As we approach Father’s Day, we here at the Mo Joe blog asked Joe’s son, Joey, to cobble together some of the lessons he’s learned over the years from his dad.
By Joey Scarborough
Things I learned from my father:
Music is a much better outlet than golf
Outside his religion, his family and his country nothing inspires my dad more than music. He instilled in me at a young age that the Beatles are the Alpha and the Omega and that Joe Strummer, Elvis Costello and Thom Yorke are inspirational figures in their own right. Through writing thousands of songs and playing in bands for the last thirty years, he has been able to find a satisfaction that I have been able to relate to ever since he got me my most valued possession - a black squire Strat - for my tenth birthday.
Listen twice as much as you talk
From his temperament on his show to his responses to my youthful rebellion, naïve arrogance and other obligatory mindsets of the angst-ridden teenager, my dad has taught me that you are only capable of learning and evolving when you are open to new ideas. Also, much like the great Ronald Reagan, it is much easier to succeed when your opposition underestimates your intelligence.
Always remember where you came from
Despite all the complications of his schedule, there was nothing more important to him than heading down to his hometown of Pensacola after it was ravaged by Hurricane Ivan. Earlier this summer, he quickly responded to promote and assist relief efforts in Tuscaloosa after his alma mater was devastated by tornados. He even made it his personal mission to get Nick Saban [the head coach of the University of Alabama’s Crimson Tide football team] hired when Tuscaloosa was devastated years earlier by the Mike Shula era.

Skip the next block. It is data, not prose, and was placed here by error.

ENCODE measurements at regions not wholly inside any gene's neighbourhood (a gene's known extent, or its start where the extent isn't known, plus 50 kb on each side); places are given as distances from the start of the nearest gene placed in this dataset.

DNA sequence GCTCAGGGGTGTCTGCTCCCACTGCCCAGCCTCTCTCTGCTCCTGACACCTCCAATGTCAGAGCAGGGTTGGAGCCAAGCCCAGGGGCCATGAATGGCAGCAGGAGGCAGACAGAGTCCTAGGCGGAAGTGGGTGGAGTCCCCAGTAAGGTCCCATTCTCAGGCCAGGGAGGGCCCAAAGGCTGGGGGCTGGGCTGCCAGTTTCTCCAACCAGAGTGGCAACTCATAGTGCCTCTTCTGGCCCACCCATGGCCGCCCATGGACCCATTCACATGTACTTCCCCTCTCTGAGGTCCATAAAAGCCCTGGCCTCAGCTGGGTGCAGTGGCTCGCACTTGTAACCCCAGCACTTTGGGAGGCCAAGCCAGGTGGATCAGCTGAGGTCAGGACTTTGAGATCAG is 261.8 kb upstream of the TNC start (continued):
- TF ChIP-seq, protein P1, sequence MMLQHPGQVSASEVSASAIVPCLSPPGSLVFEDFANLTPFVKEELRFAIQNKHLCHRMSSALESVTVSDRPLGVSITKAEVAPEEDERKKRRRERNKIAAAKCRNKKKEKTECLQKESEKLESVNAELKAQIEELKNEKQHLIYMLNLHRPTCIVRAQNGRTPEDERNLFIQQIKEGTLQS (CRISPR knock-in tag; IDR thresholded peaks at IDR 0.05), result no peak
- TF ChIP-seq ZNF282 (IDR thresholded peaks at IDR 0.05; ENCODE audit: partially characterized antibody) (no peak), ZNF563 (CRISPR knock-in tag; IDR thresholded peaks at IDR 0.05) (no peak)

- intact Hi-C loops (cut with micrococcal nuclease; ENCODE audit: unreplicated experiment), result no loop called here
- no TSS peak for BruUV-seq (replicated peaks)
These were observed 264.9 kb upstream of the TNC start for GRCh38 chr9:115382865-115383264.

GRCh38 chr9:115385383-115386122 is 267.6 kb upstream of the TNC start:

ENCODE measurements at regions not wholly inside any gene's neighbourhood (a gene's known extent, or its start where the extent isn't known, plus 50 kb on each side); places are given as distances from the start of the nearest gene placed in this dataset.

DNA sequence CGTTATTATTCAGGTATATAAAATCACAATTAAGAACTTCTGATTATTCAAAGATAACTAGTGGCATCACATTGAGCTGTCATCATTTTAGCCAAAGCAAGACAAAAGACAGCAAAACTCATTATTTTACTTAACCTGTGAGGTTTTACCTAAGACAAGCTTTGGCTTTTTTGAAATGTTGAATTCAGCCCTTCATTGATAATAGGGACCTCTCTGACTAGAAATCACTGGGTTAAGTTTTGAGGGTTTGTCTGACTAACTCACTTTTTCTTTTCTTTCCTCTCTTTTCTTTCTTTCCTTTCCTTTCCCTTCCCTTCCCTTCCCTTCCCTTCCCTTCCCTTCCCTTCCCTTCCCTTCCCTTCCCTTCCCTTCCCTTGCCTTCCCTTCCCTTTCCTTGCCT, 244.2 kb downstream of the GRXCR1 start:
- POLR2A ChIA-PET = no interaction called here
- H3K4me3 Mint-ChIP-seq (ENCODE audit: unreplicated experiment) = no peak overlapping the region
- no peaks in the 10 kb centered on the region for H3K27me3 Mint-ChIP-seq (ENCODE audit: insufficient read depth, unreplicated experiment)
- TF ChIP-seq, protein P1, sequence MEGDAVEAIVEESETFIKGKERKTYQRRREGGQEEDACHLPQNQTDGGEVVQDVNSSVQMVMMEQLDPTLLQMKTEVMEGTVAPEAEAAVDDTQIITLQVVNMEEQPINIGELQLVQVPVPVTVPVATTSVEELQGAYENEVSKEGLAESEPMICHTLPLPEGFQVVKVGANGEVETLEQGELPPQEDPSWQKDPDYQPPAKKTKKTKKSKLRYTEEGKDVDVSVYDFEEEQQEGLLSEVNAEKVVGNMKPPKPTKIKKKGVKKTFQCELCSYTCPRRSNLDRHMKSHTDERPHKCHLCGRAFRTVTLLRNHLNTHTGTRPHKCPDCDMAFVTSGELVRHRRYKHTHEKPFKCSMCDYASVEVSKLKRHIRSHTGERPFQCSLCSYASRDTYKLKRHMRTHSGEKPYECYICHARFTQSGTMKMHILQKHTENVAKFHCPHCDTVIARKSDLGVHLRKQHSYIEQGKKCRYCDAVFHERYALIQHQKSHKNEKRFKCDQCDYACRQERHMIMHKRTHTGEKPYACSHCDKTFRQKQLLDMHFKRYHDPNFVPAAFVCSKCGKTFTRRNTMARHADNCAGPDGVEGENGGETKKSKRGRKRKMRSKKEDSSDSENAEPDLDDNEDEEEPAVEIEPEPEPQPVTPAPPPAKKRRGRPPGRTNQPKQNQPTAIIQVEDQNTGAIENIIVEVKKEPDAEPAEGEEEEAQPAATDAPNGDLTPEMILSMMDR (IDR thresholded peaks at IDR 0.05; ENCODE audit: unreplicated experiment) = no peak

Don’t be discouraged by failure
My grandfather went to painstaking lengths to put food on the table for my dad’s family throughout the sixties, but used every rejection from potential employers as added motivation to wake up the next day and work even harder. That mindset has empowered my dad to never take anything for granted and perform as well as he is capable in all aspects of his life. My brother and I (and my younger brother and sister will soon take notice) have seen it first hand and know the dedication it takes to be great at something. After we beat him in basketball last Sunday for the first time in his life, he spent hours shooting baskets in the driveway, because he knew he could get better. If he can’t out rebound me anymore, he understands the importance of developing an outside jump shot.
Make use of the seven-second delay
Make use of the seven-second delay.